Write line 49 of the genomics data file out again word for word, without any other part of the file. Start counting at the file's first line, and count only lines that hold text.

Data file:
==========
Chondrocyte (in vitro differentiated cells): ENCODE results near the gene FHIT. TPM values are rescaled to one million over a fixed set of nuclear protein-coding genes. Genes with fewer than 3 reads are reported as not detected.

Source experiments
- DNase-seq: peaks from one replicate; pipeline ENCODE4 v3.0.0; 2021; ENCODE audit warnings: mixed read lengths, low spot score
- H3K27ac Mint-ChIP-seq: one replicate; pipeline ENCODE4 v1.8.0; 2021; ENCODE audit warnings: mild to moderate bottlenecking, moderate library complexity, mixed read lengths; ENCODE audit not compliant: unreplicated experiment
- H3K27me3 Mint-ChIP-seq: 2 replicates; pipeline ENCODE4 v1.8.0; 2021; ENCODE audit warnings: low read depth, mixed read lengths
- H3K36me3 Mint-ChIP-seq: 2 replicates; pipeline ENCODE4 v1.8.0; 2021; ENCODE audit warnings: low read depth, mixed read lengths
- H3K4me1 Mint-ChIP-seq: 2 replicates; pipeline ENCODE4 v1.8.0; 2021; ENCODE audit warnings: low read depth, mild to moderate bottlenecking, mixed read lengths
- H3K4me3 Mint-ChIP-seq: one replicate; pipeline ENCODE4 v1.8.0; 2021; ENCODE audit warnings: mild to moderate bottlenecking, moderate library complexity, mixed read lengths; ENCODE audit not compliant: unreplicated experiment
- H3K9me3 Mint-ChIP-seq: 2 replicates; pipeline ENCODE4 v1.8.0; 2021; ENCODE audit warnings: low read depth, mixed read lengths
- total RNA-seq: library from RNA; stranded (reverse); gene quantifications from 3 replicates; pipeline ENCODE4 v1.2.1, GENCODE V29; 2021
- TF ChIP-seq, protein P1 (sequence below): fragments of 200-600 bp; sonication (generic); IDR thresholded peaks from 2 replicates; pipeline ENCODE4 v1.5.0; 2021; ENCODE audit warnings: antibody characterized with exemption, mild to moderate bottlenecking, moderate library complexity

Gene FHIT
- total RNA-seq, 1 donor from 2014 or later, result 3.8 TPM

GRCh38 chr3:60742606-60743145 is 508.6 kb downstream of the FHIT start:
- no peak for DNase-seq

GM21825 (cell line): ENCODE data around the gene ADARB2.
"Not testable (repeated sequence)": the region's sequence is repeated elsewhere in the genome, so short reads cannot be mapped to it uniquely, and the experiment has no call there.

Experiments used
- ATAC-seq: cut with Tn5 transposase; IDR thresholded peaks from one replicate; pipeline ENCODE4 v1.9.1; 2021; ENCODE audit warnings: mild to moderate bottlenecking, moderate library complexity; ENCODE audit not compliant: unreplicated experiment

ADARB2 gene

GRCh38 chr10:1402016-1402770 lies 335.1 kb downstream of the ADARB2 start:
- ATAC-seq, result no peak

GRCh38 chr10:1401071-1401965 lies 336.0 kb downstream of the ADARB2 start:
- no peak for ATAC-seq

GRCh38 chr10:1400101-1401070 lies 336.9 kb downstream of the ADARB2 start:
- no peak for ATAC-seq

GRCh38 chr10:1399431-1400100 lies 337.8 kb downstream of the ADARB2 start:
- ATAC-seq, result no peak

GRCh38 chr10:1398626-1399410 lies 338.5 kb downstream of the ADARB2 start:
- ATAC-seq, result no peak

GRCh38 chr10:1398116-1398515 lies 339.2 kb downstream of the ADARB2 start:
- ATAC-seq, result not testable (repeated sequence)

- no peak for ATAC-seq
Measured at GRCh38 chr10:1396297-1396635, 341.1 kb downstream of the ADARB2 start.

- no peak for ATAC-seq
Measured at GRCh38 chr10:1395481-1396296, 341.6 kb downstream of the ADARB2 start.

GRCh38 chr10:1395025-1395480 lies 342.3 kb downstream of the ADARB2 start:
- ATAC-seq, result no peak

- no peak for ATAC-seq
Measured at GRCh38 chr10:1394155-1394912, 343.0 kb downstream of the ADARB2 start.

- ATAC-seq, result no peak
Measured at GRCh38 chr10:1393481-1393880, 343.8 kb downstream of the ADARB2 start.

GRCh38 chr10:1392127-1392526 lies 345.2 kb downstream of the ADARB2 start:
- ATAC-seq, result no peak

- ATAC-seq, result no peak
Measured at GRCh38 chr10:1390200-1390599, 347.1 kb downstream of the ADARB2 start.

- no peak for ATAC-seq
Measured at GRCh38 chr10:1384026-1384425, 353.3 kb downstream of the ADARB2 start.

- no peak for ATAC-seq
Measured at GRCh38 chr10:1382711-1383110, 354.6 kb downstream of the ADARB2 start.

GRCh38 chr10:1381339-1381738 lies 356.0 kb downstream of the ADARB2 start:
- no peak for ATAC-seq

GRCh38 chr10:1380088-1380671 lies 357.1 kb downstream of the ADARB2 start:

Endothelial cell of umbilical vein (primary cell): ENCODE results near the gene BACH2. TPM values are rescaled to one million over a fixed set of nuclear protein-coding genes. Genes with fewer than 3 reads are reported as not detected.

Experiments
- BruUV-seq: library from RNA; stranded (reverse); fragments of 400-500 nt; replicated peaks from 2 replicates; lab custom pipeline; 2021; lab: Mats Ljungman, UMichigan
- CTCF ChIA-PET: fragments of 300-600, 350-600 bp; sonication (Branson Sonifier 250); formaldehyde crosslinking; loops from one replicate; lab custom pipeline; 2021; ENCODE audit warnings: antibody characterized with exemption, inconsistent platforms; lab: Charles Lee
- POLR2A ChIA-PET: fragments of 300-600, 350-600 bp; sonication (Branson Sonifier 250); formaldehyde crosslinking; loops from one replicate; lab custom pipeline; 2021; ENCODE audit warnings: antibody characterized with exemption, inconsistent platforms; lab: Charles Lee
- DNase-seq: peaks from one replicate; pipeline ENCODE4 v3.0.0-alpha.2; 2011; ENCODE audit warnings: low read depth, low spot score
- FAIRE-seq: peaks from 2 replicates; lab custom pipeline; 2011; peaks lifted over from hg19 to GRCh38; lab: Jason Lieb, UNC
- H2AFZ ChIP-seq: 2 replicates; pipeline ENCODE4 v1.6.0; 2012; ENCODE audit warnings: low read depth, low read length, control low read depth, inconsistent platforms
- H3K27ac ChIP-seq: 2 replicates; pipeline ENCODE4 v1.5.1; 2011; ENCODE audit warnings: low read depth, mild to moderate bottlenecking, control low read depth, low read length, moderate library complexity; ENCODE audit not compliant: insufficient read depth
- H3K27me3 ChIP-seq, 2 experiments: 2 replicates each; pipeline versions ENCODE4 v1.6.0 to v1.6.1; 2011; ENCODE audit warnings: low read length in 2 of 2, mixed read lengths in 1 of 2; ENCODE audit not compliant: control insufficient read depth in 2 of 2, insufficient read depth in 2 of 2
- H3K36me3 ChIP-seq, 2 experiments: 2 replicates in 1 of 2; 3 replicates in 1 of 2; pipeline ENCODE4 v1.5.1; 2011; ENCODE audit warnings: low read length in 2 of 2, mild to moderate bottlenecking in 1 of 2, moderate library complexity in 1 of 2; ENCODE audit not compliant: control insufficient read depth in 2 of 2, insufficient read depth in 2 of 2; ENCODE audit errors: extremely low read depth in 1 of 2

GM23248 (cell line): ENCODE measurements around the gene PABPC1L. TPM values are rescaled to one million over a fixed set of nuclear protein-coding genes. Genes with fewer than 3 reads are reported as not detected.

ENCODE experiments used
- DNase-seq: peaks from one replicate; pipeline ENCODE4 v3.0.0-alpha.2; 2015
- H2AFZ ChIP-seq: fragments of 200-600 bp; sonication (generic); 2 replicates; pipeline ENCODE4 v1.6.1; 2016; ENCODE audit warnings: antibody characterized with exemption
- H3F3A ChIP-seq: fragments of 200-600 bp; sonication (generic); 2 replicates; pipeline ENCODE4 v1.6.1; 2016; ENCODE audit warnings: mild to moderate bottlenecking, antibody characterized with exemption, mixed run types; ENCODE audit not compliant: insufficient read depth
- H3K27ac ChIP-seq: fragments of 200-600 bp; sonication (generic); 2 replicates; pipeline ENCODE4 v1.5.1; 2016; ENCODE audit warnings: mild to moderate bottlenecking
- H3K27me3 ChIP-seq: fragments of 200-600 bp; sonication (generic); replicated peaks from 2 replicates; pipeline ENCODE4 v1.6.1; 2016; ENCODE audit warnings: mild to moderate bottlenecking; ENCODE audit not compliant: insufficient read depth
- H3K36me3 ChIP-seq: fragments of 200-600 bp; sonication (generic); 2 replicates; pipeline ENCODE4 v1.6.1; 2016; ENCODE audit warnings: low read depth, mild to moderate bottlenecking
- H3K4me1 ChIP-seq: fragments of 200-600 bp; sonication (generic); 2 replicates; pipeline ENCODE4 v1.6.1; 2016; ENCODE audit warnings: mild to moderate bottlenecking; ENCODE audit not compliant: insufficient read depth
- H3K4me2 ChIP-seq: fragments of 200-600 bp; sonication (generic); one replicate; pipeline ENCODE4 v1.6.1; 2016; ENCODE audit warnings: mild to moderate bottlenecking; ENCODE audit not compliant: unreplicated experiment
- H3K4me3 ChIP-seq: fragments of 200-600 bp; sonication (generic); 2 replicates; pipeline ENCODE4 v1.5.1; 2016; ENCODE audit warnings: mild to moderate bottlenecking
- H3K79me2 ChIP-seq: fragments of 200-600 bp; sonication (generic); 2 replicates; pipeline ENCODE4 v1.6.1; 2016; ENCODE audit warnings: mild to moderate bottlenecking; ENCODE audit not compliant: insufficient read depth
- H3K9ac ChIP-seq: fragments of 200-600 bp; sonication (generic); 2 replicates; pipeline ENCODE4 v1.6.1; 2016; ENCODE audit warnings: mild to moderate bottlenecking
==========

- no peak for ATAC-seq